|Aftermath of U.S. bombing of Kunduz hospital [Photo - RT.com]|
It's going to require a commitment by a consortium of nations to deploy a massive humanitarian relief effort as well as ground troops at a time when many Americans are wary of sending service men and women overseas into combat after over a decade of simultaneous wars in Iraq and Afghanistan that took the lives of over 6,800 Americans, thousands of Iraqi and Afghan civilians and cost U.S. taxpayers over a $1 trillion.
Saturday's bombing happened after members of the Afghan military requested US air support after coming under heavy fire from Taliban forces; it killed 22 Afghan patients and injured at least 37 people in the hospital which was run by the international aid group Doctors Without Borders or MSF.
Pentagon officials initially called the casualties "collateral damage".
Sadly, in a reflection of the complexity and senselessness of the "fog of war", the U.S. air strikes on the civilian hospital continued for quite some time even after representatives from MSF frantically called both the US military and Afghan officials to report the hospital was being targeted by mistake.
A spokeswoman for the Russian foreign military issued a statement saying that U.S. not only knew the location of the hospital in Kunduz, they had the exact coordinates to prevent something like this from happening.
Now even though this happened in Afghanistan, it offers an example of why targeted air strikes alone are not going to be enough to weaken and defeat ISIS in the war-torn nation of Syria.
|Syrian women in front of a building destroyed by air strikes in Brimahle|
Just a few days ago a Russian air strike in Syria killed at least 39 civilians.
The Russian government has already indicated that they intend to deploy troops in some capacity on the ground in Syria.
So the question remains how committed are the US and it's coalition allies to putting a halt to the war that is wreaking unspeakable havoc on the Syrian people?
One that's causing an international humanitarian crisis as thousands of refugees have fled to Europe.
It's reasonable to assume that the US already has a limited number of special forces on the ground in Syria helping US-backed insurgents and directing airstrikes, but will America send a larger contingent of soldiers to confront ISIS?
Interestingly, there are a number of Americans who aren't waiting for the government to answer that question.
Last Wednesday Jennifer Percy wrote a fascinating article in The New York Times Magazine, entitled, "Meet the American Vigilantes Who Are Fighting ISIS" which offered a look at the strange collection of American civilians who've used their own money to travel to Syria to fight ISIS.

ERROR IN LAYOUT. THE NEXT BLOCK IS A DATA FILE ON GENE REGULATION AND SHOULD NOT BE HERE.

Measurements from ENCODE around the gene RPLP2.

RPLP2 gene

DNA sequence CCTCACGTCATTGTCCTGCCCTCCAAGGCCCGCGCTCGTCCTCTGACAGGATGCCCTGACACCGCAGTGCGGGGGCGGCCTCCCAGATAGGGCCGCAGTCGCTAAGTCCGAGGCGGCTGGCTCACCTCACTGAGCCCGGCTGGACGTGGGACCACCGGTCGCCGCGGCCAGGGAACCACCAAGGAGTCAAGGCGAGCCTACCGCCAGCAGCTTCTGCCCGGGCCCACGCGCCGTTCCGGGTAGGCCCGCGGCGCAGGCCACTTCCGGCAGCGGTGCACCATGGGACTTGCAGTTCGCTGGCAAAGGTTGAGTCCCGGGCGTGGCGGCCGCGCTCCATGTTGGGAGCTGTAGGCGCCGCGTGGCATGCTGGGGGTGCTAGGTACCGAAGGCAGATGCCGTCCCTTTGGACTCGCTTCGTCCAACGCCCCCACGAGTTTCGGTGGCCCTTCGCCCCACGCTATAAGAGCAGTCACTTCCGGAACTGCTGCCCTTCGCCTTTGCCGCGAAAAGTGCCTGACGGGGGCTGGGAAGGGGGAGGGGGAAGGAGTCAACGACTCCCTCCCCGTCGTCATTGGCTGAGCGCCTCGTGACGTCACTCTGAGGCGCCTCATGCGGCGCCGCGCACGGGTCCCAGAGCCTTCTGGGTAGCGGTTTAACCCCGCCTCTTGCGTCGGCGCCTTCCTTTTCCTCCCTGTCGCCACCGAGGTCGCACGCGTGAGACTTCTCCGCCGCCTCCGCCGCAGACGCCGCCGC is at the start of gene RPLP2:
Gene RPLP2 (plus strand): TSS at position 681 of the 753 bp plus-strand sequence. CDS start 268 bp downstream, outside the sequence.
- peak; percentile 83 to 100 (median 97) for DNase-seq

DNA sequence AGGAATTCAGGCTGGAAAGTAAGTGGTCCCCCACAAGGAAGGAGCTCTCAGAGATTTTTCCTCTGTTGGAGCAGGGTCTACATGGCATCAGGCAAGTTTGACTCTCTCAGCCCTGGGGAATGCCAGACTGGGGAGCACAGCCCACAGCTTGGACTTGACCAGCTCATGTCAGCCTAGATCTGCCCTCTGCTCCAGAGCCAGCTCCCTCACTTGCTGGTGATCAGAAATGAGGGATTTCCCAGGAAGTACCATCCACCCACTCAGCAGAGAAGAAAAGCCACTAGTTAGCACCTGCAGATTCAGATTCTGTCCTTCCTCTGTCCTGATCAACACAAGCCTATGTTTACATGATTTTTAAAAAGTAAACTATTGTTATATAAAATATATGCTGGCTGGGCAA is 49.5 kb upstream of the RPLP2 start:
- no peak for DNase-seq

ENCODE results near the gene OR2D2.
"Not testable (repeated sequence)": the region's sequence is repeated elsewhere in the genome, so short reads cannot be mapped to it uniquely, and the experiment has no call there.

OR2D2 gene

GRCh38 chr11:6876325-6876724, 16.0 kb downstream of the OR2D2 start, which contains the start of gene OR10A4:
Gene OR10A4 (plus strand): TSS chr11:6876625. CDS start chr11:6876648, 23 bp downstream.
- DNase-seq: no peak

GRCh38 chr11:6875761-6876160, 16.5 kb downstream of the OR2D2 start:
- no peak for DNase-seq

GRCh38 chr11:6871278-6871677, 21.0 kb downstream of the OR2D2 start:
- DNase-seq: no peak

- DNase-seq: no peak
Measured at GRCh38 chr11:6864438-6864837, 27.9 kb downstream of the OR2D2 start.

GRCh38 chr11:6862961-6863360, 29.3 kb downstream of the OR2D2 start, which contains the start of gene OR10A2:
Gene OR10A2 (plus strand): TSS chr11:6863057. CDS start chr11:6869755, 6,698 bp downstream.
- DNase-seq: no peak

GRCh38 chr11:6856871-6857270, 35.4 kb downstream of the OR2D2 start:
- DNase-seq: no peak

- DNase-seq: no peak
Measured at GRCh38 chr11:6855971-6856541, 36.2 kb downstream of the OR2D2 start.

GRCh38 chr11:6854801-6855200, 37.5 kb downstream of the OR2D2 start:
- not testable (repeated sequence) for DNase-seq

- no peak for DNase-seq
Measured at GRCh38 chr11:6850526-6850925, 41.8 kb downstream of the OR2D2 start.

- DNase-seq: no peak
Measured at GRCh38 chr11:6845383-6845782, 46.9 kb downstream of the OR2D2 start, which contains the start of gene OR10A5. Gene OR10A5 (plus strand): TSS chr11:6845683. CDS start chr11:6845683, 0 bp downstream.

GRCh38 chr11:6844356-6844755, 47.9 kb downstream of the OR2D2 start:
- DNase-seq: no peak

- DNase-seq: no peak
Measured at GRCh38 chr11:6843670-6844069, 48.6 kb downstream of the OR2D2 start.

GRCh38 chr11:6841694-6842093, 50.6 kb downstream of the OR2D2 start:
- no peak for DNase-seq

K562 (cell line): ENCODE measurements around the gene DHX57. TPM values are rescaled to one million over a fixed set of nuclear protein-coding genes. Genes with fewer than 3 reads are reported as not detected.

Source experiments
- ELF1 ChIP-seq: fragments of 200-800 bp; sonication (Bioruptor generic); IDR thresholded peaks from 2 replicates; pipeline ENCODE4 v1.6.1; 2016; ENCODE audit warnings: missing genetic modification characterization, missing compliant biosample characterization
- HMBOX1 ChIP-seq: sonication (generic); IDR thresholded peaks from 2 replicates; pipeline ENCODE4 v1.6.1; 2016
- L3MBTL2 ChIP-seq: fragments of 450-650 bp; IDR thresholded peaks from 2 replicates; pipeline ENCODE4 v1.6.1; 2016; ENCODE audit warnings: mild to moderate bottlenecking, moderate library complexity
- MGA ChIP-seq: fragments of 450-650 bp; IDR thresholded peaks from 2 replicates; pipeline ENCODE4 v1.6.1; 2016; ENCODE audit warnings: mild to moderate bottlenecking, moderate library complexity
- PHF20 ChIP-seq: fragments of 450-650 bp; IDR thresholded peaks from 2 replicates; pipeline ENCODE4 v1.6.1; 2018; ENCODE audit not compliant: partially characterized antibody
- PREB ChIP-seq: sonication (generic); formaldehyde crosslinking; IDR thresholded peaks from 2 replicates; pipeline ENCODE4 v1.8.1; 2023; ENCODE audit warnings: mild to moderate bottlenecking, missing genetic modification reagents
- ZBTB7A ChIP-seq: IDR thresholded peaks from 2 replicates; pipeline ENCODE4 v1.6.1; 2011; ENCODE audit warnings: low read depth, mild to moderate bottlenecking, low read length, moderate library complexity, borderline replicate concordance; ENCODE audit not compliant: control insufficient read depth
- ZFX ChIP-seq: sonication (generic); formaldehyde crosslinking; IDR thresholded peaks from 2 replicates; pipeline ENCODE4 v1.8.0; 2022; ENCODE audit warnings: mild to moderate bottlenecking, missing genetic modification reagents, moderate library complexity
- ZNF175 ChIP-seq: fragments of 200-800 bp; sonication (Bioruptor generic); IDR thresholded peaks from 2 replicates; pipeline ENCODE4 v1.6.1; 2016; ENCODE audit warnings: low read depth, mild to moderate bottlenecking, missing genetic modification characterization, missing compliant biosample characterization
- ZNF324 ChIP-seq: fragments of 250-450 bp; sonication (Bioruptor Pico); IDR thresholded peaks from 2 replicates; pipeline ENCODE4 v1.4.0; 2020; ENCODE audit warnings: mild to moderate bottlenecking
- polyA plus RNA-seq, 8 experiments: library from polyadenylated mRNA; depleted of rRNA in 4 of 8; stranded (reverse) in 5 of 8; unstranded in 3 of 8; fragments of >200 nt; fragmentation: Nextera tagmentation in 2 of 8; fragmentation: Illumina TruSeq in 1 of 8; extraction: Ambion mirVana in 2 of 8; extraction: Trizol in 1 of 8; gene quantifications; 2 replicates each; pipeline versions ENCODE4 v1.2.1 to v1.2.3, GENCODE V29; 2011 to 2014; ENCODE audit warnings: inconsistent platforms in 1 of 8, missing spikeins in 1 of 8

Now these guys are not members of any of the professional security organizations that are contracted by the CIA or the Pentagon to fight insurgents abroad.
These guys are, well, regular American guys (some not even ex-soldiers) motivated by everything from boredom, curiosity or a craving for adventure, to a sense of patriotic duty to take on ISIS.
But their presence there isn't having a measurable impact in the fight against ISIS; and frankly ISIS isn't loosing any sleep because of these civilian volunteers.
|John (Ray Milland), Beau (Gary Cooper) and Digby (Robert Preston) Geste|
The film stars Gary Cooper, Robert Preston and Ray Milland as three orphaned brothers adopted by a wealthy British woman named Lady Brandon; a young Donald O'Connor plays Beau as a young boy in the 1st act.
As the brothers come of age, Lady Brandon's finances start to get tight and she's faced with the decision to put the family's priceless crown jewel, The Blue Water sapphire, up for sale.
One night the jewel disappears and the evidence points to the brothers as the culprits.
That night Beau Geste slips away leaving a note that he's joined the French Foreign Legion; and his brothers Digby and John decide to follow him and join him.
All three end up stationed at a remote desert fort run by the ruthless Sergeant Markoff played brilliantly by Brian Donlevy where they defend the fort against an army of attacking Arab warriors with a ragtag group of Legionnaires.
While Beau Geste is a classic Hollywood mix of mystery, romance and adventure, the Americans interviewed by Jennifer Percy for her New York Times Magazine article (click the link above) discovered no romance or adventure when they arrived in Syria to fight ISIS.
Their lack of professional training, combat experience and the infighting that takes place amongst the stressed-out Americans illustrates why war is best left to professional armies.
War may be Hell but it's best left to those trained for the task.
Until the US-led coalition, the United Nations and the other leading powers in the mid-east get serious about coming up with a comprehensive plan to take on ISIS on the ground, it's the Syrian civilians who will be stuck in the middle; or risking their lives to escape the carnage.
Under threat from the forces loyal to their own leader Bashar Al-Assad, ISIS fighters seeking to turn Syria into an Islamic state governed by primitive Sharia law - and now (as evidenced by the aforementioned air strikes) by both coalition and Russian forces as well.
The Syrian people deserve better, and the world has a collective moral responsibility to respond to this worsening humanitarian crisis with a cooperative large-scale effort.
Air strikes alone ain't cutting it - nor are a group of American civilians who think taking on ISIS is like an adventure movie.